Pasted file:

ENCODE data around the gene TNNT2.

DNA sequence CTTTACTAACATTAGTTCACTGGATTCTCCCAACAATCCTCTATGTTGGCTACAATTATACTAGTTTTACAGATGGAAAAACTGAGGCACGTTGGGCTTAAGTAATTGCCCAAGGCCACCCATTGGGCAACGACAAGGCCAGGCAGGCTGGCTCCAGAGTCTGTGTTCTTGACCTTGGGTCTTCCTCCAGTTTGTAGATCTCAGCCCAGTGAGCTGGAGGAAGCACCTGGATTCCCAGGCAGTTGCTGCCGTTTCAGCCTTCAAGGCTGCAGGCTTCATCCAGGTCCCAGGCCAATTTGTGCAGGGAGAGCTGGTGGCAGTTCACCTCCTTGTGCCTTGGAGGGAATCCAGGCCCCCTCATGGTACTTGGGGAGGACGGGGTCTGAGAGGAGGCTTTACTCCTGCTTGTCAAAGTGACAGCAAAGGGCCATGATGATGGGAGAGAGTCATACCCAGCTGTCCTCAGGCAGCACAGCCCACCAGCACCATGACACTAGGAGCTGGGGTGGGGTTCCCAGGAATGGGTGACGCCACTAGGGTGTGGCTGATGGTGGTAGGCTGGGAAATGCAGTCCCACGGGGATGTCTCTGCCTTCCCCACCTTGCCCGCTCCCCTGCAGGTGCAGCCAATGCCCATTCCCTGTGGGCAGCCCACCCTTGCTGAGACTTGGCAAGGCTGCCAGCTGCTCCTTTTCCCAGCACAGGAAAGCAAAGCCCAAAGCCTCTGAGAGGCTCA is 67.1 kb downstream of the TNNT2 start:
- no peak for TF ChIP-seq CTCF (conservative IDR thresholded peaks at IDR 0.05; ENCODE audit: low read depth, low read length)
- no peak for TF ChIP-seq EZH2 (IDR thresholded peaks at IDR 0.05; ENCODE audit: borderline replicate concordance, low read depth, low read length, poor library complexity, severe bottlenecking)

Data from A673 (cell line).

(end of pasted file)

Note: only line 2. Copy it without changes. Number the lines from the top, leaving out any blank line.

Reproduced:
DNA sequence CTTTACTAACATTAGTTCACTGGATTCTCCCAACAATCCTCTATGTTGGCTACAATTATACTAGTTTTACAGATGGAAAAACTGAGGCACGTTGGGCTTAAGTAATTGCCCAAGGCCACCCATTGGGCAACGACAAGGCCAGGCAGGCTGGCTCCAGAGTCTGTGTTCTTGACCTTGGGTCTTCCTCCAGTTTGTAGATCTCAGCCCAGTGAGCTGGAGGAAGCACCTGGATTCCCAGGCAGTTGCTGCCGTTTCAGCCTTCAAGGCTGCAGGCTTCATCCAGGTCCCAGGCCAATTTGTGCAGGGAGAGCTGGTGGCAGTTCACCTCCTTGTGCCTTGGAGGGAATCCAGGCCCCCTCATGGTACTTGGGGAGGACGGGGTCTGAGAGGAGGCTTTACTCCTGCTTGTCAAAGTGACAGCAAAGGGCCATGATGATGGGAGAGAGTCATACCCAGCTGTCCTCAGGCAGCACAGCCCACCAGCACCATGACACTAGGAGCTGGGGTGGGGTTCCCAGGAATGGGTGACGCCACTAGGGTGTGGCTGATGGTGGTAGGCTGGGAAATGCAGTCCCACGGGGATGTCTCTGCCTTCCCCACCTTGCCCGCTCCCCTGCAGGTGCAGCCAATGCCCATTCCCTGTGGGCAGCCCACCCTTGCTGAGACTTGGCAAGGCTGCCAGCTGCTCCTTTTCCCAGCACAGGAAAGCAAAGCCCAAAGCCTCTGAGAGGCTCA is 67.1 kb downstream of the TNNT2 start: